Numerical simulation of blood flow in the systemic vasculature incorporating gravitational force with application to the cerebral circulation

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Copyright: Alirezaye-Davatgar, Mohammad Taghi
Background: Extensive studies have been conducted to simulate blood flow in the human vasculature using nonlinear equations of pulsatile flow in collapsible tube plus a network of vessels to represent the whole vasculature and the cerebral circulation. For non-linear models numerical solutions are obtained for the fluid flow equations. Methods: Equations of fluid motion in collapsible tubes were developed in the presence of gravitational force (Gforce). The Lax-Wendroff and MacCormack methods were used to solve the governing equations and compared both in terms of accuracy, convergence, and computer processing (CPU) time. A modified vasculature of the whole body and the cerebral circulation was developed to obtain a realistic simulation of blood flow under different conditions. The whole body vasculature was used to validate the simulation in terms of input impedance and wave transmission. The cerebral vasculature was used to simulate conditions such as presence of G-force, blockage of Internal Carotid Artery (ICA), and the effects on cerebral blood flow of changes in mean and pulse pressure. Results: The simulation results for zero G-force were in very good agreement with published experimental data as was the simulation of cerebral blood flow. Both numerical methods for solutions of governing equations gave similar results for blood flow simulations but differed in calculation performance and stability depending on levels of G-force. Simulation results for uniform and sinusoidal G-force are also in good agreement with published experimental results. Blood flow was simulated in the presence of a single (left) carotid artery obstruction with varying morphological structures of the Circle of Willis (CoW). This simulation showed significant differences in contralateral blood flow in the presence or absence of communicating arteries in the CoW. It also was able to simulate the decreases in blood flow in the cerebral circulation compartment corresponding to the visual cortex in the presence of G-force. This is consistent with the known loss of vision under increased acceleration. Conclusions: This study has shown that under conditions of gravitational forces physiological changes in blood flow in the systemic and cerebral vasculature can be simulated realistically by solving the one-dimentional fluid flow equations and non-linear vascular properties numerically. The simulation was able to predict changes in blood flow with different configurations and properties of the vascular network.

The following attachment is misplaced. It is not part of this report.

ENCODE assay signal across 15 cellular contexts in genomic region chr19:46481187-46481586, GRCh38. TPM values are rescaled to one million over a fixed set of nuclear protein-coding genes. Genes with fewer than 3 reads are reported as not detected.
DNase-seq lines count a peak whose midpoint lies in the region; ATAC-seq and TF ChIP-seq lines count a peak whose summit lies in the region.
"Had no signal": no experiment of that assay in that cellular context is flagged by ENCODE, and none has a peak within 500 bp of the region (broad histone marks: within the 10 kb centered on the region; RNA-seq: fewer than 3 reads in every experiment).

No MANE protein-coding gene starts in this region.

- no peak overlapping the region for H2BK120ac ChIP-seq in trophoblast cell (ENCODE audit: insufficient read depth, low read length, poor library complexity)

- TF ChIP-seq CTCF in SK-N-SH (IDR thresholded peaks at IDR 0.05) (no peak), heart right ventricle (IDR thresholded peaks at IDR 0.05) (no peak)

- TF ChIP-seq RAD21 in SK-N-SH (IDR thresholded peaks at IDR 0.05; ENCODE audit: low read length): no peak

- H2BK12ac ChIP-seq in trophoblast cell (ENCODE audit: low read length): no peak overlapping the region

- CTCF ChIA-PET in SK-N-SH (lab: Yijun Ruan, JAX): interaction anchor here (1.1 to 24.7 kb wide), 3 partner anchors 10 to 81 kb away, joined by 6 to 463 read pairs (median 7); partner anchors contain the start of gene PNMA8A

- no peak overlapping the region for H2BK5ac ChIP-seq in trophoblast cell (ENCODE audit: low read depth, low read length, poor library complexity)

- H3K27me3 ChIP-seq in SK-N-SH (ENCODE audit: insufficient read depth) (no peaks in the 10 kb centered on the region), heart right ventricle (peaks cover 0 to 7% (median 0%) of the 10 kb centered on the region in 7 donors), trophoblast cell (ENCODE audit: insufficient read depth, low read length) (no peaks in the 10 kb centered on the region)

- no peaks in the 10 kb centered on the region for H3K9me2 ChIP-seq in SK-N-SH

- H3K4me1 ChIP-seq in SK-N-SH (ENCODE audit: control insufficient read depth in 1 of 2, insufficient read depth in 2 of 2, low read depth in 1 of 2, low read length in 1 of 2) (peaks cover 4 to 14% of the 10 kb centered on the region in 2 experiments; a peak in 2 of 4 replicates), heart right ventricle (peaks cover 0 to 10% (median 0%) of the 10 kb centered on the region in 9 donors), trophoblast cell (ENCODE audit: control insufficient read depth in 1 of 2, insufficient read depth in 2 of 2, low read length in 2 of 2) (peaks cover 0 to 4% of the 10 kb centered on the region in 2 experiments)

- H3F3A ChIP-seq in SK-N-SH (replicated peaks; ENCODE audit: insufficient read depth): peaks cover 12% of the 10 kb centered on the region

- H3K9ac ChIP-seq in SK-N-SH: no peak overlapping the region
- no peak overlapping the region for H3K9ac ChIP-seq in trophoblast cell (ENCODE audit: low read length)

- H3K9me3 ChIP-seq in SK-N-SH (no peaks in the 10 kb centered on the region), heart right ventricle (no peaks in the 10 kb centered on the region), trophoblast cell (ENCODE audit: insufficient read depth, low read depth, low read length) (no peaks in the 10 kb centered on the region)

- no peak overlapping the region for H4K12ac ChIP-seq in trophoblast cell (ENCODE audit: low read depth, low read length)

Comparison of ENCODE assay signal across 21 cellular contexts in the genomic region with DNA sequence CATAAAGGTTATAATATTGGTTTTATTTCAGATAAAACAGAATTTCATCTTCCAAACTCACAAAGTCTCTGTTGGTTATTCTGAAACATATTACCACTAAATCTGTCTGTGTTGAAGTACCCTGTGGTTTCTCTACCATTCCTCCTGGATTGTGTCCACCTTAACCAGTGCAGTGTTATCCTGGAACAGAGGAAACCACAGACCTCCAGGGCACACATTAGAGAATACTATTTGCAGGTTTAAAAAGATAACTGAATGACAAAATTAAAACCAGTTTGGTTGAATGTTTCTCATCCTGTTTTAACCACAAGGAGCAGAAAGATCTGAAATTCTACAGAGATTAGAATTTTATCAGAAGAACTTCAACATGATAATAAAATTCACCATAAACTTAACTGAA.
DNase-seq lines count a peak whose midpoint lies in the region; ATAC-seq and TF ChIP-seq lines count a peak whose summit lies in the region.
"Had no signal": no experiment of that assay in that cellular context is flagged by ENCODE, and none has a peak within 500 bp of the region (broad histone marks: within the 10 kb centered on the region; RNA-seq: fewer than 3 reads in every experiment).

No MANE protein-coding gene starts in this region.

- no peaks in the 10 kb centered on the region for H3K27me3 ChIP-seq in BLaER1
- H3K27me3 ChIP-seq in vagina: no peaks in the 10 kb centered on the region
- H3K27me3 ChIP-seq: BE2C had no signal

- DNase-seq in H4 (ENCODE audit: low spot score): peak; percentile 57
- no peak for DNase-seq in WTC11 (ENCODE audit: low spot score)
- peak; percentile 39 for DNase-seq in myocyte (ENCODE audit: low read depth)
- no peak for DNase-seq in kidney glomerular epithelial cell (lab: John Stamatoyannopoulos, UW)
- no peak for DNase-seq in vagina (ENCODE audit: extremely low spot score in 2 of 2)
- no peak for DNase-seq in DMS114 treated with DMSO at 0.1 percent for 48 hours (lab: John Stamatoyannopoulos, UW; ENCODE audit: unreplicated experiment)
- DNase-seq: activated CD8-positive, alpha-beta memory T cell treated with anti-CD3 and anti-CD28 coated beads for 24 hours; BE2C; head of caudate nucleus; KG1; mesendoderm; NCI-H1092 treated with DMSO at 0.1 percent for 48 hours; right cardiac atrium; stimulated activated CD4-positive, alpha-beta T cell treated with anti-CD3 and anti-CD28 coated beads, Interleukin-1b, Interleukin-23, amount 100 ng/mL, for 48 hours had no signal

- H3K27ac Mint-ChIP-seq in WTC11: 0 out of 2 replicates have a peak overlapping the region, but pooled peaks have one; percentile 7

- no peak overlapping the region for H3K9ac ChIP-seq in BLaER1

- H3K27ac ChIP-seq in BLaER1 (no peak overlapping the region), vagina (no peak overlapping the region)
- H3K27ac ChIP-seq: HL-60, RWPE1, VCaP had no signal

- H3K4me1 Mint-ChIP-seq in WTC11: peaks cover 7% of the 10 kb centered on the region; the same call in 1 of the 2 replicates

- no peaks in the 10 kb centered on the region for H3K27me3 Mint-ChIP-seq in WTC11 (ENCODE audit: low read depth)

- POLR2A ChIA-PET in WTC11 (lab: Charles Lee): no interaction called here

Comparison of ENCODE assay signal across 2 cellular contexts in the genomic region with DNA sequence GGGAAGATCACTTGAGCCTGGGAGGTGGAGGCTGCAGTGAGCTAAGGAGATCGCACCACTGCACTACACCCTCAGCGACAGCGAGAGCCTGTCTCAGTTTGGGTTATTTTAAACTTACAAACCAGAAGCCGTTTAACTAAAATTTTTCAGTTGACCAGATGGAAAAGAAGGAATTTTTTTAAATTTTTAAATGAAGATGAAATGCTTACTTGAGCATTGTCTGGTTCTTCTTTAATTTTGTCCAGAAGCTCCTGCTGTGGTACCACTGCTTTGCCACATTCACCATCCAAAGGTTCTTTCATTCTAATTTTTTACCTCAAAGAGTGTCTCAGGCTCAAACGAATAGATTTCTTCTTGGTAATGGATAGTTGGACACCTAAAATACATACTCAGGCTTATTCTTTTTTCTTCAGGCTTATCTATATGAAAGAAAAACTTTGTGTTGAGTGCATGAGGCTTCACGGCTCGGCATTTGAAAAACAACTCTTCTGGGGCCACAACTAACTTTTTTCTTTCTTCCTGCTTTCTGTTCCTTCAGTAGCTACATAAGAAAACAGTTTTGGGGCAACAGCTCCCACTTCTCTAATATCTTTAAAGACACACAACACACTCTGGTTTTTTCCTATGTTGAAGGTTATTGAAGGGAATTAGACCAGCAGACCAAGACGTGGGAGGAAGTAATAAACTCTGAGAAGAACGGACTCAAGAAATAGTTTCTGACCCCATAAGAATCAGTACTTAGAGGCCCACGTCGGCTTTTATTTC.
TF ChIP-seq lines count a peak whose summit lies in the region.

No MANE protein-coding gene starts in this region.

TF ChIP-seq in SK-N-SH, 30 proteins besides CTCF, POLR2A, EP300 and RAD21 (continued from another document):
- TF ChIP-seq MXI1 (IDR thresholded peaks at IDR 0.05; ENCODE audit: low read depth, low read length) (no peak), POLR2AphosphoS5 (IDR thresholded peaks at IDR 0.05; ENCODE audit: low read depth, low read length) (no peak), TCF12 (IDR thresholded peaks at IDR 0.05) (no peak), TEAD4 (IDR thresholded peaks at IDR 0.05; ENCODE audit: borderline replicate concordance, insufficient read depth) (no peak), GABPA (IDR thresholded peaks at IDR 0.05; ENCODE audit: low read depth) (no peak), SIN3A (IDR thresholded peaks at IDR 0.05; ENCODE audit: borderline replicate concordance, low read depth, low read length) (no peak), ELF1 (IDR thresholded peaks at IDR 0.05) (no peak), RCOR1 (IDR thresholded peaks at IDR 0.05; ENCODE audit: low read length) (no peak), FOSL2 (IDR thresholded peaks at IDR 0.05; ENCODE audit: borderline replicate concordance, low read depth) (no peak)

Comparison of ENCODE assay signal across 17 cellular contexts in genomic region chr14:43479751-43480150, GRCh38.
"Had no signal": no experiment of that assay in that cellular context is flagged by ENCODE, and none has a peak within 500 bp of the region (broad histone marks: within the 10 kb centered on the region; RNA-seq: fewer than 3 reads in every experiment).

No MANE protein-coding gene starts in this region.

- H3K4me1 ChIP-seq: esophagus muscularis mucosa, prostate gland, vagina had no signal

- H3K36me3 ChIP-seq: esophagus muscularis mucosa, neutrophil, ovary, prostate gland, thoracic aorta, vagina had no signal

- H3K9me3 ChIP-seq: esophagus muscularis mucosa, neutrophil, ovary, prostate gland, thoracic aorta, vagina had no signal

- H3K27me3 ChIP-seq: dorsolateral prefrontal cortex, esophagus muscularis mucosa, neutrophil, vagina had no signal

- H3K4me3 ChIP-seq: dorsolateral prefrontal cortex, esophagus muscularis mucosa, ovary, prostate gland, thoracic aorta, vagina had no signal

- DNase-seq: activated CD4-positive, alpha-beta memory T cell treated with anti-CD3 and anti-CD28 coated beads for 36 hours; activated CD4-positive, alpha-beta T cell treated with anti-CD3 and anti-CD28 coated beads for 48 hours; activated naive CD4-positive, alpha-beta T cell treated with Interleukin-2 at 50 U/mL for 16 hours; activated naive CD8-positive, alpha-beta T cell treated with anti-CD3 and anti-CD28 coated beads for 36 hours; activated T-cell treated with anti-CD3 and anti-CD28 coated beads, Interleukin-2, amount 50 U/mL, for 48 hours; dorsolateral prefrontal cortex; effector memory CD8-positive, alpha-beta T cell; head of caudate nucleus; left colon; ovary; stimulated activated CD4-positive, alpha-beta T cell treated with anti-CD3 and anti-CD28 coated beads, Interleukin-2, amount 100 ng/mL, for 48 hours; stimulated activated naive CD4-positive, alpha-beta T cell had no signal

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Alirezaye-Davatgar, Mohammad Taghi
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PhD Doctorate
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